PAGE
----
The World Health Organization (WHO) included burnout syndrome in its International Classification of Diseases – 11th Revision (ICD-11). Although it hasn’t been classified as a disease, but “a syndrome conceived as a result from chronic workplace stress that has not been successfully managed,” its characteristics were described in the document.
“It’s the first time burnout is included in the classification,” the WHO spokesman Tarik Jasarevic told during the announcement. The UN had already affirmed in a previous resolution that diseases related to mental health, such as depression and anxiety, affect more than 300 million people worldwide, and tend to be the main reason of work leave by 2020.
The most recent classification was approved during the 72nd session of the World Health Assembly and will come into effect on January 01st, 2022.
What is burnout syndrome?
Burnout is an occupational phenomenon motivated by the conditions of work which may impede the worker to execute their labor.
The syndrome is characterized by three dimensions: a feeling of energy depletion or exhaustion, increased mental distance from one’s job (or feelings of negativism or cynicism related to one’s job), and reduced professional efficacy.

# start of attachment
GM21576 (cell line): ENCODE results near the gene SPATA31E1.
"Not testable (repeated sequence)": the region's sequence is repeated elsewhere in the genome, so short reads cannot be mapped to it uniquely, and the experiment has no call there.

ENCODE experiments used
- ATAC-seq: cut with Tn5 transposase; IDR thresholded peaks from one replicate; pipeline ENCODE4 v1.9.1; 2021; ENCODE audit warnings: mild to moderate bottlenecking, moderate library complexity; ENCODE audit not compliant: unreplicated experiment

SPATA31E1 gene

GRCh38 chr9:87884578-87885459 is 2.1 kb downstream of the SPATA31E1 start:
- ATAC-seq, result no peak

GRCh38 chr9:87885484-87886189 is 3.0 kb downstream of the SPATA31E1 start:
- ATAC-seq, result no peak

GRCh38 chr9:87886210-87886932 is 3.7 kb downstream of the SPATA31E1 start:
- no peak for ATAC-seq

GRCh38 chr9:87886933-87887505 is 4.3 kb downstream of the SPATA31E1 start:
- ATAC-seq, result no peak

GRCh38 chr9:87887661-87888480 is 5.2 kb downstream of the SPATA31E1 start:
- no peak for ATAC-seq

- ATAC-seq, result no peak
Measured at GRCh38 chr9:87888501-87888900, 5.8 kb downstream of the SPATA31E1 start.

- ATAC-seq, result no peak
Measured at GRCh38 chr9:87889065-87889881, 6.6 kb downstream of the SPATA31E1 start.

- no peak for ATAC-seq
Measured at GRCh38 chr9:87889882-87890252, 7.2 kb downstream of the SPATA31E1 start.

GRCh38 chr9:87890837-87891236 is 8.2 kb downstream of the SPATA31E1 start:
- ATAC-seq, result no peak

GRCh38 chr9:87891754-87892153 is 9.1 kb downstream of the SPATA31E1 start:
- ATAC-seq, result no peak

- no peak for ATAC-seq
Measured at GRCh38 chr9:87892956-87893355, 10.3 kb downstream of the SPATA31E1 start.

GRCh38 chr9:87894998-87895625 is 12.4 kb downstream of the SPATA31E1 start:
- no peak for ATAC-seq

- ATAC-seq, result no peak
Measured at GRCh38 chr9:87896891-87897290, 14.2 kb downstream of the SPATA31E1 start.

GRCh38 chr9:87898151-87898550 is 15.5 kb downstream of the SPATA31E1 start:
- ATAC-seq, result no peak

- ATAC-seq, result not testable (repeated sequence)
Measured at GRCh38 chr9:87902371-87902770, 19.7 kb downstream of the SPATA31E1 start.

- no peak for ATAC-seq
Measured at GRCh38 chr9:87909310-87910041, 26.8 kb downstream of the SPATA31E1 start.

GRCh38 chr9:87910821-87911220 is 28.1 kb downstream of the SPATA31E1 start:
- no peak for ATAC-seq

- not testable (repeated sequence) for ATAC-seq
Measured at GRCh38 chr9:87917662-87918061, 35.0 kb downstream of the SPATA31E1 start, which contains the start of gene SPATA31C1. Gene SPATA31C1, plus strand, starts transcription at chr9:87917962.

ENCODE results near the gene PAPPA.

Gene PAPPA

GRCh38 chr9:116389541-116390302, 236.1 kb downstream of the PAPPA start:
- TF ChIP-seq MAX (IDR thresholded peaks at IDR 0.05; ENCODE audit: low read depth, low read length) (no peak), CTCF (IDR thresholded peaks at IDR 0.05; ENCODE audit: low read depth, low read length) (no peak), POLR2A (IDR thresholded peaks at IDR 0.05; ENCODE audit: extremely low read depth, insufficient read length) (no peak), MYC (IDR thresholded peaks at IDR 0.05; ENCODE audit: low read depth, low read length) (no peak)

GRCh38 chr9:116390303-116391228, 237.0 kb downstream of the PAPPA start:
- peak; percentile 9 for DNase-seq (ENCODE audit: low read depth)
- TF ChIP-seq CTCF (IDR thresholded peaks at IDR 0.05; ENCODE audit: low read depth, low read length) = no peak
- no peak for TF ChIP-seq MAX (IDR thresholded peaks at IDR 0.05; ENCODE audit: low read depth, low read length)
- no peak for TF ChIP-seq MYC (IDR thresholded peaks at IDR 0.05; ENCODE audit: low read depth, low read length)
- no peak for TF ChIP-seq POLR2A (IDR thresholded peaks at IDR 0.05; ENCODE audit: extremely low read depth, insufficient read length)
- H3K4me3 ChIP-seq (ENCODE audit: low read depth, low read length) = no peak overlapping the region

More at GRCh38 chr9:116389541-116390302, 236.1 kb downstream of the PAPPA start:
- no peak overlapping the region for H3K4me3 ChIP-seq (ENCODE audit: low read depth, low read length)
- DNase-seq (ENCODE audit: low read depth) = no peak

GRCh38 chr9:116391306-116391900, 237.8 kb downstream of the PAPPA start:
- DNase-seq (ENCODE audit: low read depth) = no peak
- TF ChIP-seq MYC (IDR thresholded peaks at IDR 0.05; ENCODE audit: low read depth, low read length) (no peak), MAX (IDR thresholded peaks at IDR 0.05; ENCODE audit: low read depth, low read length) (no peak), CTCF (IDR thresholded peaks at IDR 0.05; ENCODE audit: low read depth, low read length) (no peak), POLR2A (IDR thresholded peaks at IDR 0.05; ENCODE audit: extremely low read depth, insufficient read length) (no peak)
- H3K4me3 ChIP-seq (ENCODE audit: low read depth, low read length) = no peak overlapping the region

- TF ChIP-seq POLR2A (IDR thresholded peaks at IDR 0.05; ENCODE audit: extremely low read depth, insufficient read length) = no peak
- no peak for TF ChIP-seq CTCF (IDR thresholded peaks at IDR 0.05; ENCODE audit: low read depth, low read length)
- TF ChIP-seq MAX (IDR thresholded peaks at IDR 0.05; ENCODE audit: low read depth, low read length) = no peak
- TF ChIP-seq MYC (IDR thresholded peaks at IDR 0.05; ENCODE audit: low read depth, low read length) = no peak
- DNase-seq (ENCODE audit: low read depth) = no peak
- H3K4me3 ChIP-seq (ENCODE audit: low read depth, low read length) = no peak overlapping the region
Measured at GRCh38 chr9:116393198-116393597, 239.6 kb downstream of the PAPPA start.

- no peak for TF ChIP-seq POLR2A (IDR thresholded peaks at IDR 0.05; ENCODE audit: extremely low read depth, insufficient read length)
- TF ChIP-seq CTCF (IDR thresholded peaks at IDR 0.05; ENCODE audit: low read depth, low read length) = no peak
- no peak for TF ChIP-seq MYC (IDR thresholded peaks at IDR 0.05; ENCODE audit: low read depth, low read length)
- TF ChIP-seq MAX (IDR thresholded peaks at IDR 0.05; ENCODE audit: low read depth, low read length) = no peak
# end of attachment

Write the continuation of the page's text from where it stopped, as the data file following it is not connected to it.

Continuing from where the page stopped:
“Many factors may cause the symptoms, but work is the main reason, as people are exposed to a chronical difficulty in relationship with coworkers and bosses, for example. Yet, there’s the fear of being fired. The daily contact with people, usual in the areas of health and education, is something stressful. And people who are long years exposed to those conditions are more likely to develop the syndrome,” says the Psychiatry Outpatient Services Manager at Institute of Psychiatry – HCFMUSP Rodrigo Leite, in a publication of the university.
Symptoms and diagnosis
The Ministry of Health lists the following symptoms as possible signs of burnout syndrome:
- Chronic exhaustion, both physical and mental;
- Frequent headaches;
- Changes in appetite;
- Difficulty to concentrate;
- Feelings of failure and insecurity;
- Constant negativity;
- Feeling of defeat and hopelessness;
- Feeling of lack of competence;
- Rapid mood swing;
- High blood pressure;
- Muscle pain;
- Gastrointestinal problems;
- Change in heart rate.
Those symptoms can also reveal a depression or stress framework – or even show the relation between those mental health problems. In an interview with Brazilian site G1, Psychologist and Manager of the Brazilian International Stress Management Association, Ana Maria Rossi, affirmed that recent research conducted by the organization (not published yet) identified that 72% of Brazilians suffer from mild, moderate or high symptoms of burnout. Among those people, one third currently suffers from the syndrome.
Only a specialized professional can diagnose burnout syndrome. The Ministry of Health says that friends and family normally notice the symptoms, although psychiatrists and psychologists are the indicated health professionals to identify the problem and provide guidance regarding the appropriate form of treatment, according to each situation.